Vijay Anand was more than just a director of noir thrillers, and Tere Mere Sapne shows that.
Vijay Anand is a filmmaker known to this generation primarily as the director of noir thrillers — like Teesri Manzil (1966) and Jewel Thief (1967) — that inspired new-age director Sriram Raghavan. But Anand’s filmography is too broad for a critical analysis that reduces him to a single genre, and it most certainly doesn’t end at Guide (1965), an evergreen classic.
In 1971, the year following the release of his pulp thriller Johny Mera Naam, Anand reteamed with brother Dev Anand and Hema Malini, along with Mumtaz, to create an intimate portrait of marriage and partnership, disguised as a medical drama, in Tere Mere Sapne.
The soaring work of Vijay Anand, whose 85th birth anniversary was observed early this week, is on complete display in this largely overlooked film — from lush song picturisation to good drama to a gripping narrative, it had everything.
Dedicated to the medical community, the film starts off with a young, idealistic MBBS doctor Anand Kumar (Dev Anand, a couple of years too old for the role) moving to a village near a coal mine.
The initial set-up stretches are dull, with a lot of sermonising by Anand Kumar to his cynical and wayward colleague at the local dispensary, Jagannath Kothari (Vijay Anand in a fine character). During his tenure at the dispensary, Anand meets a local school teacher, Nisha (Mumtaz) — he falls in love with the headstrong woman while she takes to his idealism.
But the film doesn’t reveal this immediately and waits for the right moment, which comes when Anand is forced to find himself another job. The new job requires him to be married.
The director slowly builds the drama towards this point, establishing the characters who are going to inhabit the space hereon as the film takes a more personal tone.
When Anand proposes marriage to Nisha, she declines for a moment, but just when he turns around to leave, sings to him.
Also read: Lessons in stardom from Dev Anand
Lyricist Neeraj, whose profound work (alongside composer S.D. Burman for a great soundtrack) in the film calls for a separate piece, then gives Nisha words to express her love and admiration for the ‘idealistic’ suitor in ‘Jaise Radha Ne Mala Japi Sham Ki’.
Vijay Anand opens the song with a delightful track shot with changing focus, as he frames the two love birds to justify Neeraj’s devotional imagery. The depiction of intimacy in the early days of a marriage through the song is remarkably fluid filmmaking, the kind that’s hard to find in self-conscious modern-day Hindi films.
As the couple moves to a new village, the harshness of the broken Indian system hits them (monetarily), testing their marriage in its early days. The two stand by each other, dreaming their dreams together.
In the song ‘He Maine Kasam Li’ — shot in bright mustard fields long before Dilwale Dulhania Le Jayenge (1995) — Neeraj gives shape to their dreams.
“Paake kabhi khoya tujhe, khoke kabhi paaya…”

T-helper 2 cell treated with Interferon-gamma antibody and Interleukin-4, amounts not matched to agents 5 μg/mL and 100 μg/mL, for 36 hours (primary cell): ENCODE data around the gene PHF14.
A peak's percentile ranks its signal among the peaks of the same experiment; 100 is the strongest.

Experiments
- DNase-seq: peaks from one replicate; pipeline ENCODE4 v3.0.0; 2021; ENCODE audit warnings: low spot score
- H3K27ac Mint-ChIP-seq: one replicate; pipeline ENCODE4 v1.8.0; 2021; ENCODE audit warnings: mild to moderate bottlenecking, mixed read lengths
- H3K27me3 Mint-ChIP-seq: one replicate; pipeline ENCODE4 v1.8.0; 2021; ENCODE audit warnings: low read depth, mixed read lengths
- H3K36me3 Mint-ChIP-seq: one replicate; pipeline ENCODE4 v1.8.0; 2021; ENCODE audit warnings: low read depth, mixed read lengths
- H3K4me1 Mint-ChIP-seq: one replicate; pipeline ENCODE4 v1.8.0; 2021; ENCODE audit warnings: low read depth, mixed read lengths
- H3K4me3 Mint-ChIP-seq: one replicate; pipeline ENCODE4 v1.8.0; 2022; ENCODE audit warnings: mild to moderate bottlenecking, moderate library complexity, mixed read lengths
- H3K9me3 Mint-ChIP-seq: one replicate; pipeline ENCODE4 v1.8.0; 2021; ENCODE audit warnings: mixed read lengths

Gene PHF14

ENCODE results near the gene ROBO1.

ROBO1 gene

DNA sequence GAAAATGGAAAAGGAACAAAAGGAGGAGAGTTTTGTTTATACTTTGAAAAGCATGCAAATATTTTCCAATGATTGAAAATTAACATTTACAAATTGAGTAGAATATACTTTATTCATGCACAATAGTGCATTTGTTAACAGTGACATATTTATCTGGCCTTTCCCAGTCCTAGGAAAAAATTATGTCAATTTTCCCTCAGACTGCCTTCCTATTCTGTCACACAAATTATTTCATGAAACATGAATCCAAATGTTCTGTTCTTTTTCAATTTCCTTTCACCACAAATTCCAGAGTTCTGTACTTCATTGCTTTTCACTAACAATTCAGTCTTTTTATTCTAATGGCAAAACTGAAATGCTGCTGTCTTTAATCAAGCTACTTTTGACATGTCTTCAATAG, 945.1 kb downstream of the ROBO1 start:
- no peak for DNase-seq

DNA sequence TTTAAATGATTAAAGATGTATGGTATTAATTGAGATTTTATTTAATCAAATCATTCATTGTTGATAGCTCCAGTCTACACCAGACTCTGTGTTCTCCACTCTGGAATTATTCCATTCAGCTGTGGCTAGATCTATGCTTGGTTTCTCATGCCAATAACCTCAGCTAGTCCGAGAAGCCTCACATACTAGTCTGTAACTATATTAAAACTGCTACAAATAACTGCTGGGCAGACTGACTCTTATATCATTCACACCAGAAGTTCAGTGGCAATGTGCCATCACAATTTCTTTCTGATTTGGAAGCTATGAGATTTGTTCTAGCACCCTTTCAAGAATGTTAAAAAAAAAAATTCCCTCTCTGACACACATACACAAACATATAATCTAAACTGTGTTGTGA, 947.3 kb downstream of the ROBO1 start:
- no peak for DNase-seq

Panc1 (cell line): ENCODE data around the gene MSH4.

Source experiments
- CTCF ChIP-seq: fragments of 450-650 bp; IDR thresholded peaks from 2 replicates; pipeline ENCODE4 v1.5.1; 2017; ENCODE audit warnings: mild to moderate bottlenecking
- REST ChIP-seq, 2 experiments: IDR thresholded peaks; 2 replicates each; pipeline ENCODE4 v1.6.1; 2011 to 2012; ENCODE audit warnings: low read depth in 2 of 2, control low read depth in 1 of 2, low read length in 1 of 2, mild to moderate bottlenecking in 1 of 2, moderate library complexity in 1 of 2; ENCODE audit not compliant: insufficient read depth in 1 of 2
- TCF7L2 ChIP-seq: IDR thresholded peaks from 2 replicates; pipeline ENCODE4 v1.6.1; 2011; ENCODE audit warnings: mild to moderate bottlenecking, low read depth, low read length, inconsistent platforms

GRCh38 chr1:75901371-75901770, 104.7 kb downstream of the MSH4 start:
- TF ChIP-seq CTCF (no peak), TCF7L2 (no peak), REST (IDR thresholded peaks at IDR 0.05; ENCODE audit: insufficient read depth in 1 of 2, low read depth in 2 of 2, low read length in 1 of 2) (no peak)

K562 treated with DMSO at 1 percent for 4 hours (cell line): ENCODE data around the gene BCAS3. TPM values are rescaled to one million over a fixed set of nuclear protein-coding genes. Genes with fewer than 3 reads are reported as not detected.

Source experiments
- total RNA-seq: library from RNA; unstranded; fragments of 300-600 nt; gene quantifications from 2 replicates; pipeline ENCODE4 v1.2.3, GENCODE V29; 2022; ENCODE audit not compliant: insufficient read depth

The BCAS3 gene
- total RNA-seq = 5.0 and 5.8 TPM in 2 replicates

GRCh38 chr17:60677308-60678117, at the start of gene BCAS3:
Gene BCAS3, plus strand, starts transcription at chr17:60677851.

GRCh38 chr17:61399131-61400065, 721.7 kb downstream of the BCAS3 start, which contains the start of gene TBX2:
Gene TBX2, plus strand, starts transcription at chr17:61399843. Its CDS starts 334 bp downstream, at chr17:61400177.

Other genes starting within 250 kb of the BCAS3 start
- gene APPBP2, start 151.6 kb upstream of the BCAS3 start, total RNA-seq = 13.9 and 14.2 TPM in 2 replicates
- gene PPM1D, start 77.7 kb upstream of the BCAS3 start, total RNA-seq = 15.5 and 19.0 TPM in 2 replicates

“Ek tan hai ek man hai, ek praan apne
Ek rang ek roop tere mere sapne…”
Nisha’s dream involves a third member, a child — as the lyrics in ‘Jeevan Ki Bagiya’ go, “Hoga koi beech, hum tum kuch aur bandhenge.”
Life, of course, plays out at odds with their dreams and Vijay Anand examines the strength of their relationship and Anand’s idealism through Nisha’s miscarriage.
While she loses hope, Anand sticks by, although his devotional love for the medical profession is now compromised. Money is God for him now.
As he runs after money in Mumbai, he comes across film star Maltimala (a brilliant Hema Malini as the archetypal depressed film star). Anand befriends her, but the relationship is free of romantic undertones from his side — not hers.
The strain in the marriage starts to show. She suspects infidelity on his part, he is largely indifferent to her needs.
Vijay Anand then uses the mirror situation of another possible miscarriage to dramatise the redemption of Anand and the survival of his marriage with Nisha, despite all odds.
Many films from that era have dealt with the idea of collapse of idealism in the face of an unjust system, most notably the series of Angry Young Man films that began two years later. This film, too, targets leaders and system for this cynicism (there’s even a mention of the Congress in the song ‘Suno Re Suno’) through the character of Dr Kothari.
But more importantly, Tere Mere Sapne is most fertile when it depicts the intimacy of a partnership and the complexities it brings within a marriage for two individuals.
True to Vijay Anand’s forward-looking philosophy, as evident in Guide, Tere Mere Sapne doesn’t relegate Nisha to the background after marriage. It is a relationship between equals. It probes both its male and female protagonists, seeking some truth in the overdone romantic stories of the time. There is dignity in her relationship with her husband — flawed beings in a complex world.
Marriage is not easy on young people looking to a brighter future. In a country like India, it’s even harsher with several other identities at play at the same time. Tere Mere Sapne is a not a subdued drama — it resides in the pure Hindi film format — but it contains truth about the marital partnership that is as relevant today as ever. It’s also a testament to the artistry and modernity of Vijay Anand, a filmmaker who was more than just a noir director.
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